After two years of complete silence, one of the Solar Terrestrial Relations Observatories (STEREO-B spacecraft) has finally made contact. Link
Launched in 2006, it was created to observe the sun. It was launched with its sister, STEREO-A. The STEREO spacecrafts entered an orbit around the sun just ahead of (B) and just behind (A) Earth. The goal, and reasoning behind the slightly different entrances, was to allow them to observe solar phenomena like coronal mass ejections, from multiple angles.
Hold up, what's a coronal mass ejection? Well, basically the sun expels ropes of plasma and magnetic field into space at around 200 miles per second. The interesting part happens when these particles interact with Earth's own magnetic sphere because this interaction can cause major effects on the ground. A small list of their negative effects? They can knock out electrical grids and damage satellites.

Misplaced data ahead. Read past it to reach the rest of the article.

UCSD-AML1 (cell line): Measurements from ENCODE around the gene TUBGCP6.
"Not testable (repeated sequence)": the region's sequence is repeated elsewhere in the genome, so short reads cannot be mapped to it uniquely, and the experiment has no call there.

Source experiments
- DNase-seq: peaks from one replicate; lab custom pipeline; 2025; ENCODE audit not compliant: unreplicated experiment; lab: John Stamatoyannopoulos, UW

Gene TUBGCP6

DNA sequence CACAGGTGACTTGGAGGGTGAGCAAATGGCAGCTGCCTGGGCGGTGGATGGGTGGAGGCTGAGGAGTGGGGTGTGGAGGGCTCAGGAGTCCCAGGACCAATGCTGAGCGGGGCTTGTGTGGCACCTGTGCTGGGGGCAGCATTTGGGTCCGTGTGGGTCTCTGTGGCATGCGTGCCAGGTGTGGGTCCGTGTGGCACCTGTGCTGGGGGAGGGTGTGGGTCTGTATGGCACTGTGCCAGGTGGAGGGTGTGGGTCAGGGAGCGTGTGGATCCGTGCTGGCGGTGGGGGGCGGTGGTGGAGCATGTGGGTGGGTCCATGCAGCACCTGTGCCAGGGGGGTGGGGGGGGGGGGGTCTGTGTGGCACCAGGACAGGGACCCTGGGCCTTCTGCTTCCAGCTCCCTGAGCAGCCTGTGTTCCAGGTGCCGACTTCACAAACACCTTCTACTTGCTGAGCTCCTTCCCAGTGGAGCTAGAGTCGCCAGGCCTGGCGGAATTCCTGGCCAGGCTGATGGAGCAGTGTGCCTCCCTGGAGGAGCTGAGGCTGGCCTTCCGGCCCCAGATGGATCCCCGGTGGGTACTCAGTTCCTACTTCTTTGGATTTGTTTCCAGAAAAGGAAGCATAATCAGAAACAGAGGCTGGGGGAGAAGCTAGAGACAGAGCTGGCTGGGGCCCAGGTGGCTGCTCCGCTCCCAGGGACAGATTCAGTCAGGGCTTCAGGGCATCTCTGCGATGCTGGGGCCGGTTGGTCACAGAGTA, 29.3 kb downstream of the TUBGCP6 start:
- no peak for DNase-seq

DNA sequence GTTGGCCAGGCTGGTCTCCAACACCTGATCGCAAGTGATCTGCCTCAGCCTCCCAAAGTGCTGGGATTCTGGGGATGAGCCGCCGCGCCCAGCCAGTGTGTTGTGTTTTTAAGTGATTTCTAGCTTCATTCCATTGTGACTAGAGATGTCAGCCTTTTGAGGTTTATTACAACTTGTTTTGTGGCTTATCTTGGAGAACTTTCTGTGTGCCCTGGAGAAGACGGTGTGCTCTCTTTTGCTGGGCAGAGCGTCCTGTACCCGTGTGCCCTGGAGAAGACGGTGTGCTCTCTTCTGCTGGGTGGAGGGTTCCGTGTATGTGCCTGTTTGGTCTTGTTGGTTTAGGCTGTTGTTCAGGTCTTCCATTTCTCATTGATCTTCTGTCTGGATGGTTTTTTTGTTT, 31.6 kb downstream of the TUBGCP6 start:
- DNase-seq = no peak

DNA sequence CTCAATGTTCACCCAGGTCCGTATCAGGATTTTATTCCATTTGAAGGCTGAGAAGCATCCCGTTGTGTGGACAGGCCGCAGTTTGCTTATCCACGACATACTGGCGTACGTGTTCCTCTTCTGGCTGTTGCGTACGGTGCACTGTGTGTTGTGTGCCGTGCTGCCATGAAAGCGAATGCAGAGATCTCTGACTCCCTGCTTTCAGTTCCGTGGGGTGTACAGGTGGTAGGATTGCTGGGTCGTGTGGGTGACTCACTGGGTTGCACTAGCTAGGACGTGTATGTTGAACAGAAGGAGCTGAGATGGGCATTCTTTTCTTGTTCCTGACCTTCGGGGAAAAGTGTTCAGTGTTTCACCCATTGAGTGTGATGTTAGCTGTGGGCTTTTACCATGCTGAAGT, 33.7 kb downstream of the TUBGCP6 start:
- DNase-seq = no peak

But we haven't heard from B since October 2014. Why? and why is it back on now?
Well, it's silence wasn't unexpected. It was originally only supposed to last about two years...and by going from 2006-2014, it far exceeded this expectation. It was given a hard reset after 72 hours of radio silence, but things went a little strange. It let out a weak signal, and then silence...until now.
After several periodic check-ins and a few lucky breaks from the team ever since December, the DSN finally locked on to STEREO-B's signal at 6:27 p.m. EDT on Sunday.
Its health still needs to be determined if it is capable of resuming its scientific duties, but it's sister STEREO-A continues to function normally so there is a lot of hope for this surprisingly resilient machine.